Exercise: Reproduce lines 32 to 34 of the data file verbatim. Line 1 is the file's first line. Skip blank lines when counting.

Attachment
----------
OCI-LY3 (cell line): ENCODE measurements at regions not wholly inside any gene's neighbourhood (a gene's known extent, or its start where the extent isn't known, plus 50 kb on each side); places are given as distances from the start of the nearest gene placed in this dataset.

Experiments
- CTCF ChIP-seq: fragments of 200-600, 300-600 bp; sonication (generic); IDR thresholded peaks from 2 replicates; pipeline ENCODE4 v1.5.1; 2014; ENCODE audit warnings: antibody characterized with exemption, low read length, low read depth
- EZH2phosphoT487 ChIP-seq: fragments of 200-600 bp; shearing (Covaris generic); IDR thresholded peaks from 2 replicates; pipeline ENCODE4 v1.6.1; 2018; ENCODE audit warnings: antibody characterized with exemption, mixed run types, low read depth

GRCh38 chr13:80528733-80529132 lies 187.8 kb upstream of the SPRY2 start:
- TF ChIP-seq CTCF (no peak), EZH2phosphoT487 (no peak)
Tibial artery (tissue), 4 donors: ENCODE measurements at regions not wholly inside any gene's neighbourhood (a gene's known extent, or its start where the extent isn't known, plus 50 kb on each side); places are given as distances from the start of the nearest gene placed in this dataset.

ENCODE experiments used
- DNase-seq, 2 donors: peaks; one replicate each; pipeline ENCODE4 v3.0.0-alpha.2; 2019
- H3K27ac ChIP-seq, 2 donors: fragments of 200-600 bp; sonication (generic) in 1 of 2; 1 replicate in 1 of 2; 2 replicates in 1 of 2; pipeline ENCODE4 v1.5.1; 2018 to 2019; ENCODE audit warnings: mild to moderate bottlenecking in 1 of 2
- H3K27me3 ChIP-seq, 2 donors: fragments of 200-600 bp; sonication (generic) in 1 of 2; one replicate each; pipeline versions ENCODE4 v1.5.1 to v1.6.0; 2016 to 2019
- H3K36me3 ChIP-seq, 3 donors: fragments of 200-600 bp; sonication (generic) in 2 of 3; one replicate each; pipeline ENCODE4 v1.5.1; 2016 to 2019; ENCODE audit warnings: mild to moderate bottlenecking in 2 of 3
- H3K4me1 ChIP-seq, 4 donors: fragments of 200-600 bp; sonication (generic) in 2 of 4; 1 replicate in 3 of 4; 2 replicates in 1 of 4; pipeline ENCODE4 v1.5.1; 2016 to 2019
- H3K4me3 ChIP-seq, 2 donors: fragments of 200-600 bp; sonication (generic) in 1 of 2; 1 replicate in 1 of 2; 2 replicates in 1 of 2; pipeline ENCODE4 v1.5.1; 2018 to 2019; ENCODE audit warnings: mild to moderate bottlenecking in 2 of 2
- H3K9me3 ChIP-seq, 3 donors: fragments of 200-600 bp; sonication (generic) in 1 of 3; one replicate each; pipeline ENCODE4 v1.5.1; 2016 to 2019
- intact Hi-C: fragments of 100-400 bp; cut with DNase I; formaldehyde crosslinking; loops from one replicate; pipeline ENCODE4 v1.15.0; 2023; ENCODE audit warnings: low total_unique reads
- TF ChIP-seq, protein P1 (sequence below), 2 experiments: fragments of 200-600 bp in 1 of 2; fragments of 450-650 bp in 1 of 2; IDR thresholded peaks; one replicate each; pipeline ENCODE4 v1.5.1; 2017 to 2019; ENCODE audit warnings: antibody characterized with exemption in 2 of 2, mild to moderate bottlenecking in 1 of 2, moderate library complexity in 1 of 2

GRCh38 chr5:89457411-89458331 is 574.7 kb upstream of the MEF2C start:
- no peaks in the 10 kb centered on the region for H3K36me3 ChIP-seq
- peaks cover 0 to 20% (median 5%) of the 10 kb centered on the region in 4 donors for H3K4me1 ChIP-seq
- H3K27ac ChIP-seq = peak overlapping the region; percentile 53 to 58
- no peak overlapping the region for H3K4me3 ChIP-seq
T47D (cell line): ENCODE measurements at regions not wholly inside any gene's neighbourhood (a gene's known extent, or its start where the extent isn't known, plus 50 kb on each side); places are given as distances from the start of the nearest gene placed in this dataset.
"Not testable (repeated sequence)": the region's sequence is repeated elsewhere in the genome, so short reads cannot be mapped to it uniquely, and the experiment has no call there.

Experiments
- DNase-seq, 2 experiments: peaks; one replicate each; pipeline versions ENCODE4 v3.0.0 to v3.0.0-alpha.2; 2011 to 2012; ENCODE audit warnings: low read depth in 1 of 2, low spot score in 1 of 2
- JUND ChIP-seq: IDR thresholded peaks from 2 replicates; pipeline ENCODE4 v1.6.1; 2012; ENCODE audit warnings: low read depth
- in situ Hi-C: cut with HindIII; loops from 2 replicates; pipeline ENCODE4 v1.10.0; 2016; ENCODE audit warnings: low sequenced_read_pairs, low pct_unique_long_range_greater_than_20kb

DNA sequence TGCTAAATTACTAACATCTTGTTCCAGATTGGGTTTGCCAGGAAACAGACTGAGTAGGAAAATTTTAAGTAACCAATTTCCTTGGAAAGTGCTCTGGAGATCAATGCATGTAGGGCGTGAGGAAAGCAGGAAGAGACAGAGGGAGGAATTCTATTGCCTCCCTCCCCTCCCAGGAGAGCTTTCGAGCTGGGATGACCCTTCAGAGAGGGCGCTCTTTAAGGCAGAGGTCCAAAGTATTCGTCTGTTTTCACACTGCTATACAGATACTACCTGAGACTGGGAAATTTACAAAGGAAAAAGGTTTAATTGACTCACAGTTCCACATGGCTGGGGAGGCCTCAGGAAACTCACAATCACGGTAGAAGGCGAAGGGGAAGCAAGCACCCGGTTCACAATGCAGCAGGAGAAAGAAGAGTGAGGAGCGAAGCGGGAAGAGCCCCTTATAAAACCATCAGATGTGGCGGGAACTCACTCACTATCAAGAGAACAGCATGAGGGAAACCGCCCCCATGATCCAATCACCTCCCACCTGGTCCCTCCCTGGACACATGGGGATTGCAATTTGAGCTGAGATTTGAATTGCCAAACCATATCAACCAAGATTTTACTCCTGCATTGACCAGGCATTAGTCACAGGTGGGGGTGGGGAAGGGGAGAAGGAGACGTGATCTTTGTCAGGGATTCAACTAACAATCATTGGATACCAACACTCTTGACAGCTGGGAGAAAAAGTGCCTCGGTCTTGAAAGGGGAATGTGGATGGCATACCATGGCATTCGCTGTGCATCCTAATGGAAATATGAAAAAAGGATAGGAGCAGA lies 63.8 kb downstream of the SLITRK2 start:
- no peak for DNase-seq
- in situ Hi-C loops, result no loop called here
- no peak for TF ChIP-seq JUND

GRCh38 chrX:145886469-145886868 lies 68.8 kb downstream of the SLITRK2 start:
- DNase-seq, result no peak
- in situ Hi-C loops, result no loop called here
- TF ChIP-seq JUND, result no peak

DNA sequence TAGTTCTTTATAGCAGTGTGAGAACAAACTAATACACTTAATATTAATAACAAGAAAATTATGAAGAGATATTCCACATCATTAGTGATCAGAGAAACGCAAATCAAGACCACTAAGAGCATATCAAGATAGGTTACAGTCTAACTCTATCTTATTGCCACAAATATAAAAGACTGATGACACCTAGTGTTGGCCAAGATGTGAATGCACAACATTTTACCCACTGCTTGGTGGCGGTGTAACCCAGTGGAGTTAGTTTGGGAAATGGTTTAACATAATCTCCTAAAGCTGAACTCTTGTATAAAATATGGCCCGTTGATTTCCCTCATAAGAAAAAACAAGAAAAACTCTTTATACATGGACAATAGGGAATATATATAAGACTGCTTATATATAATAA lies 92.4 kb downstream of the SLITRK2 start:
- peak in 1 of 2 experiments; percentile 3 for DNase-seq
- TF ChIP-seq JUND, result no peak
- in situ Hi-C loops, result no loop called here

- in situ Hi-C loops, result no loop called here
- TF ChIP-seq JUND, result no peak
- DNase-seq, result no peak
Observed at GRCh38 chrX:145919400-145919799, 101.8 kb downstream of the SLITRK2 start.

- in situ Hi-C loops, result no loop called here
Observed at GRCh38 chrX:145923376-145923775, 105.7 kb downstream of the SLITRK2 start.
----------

- no peak for TF ChIP-seq JUND

GRCh38 chrX:145886469-145886868 lies 68.8 kb downstream of the SLITRK2 start:
- DNase-seq, result no peak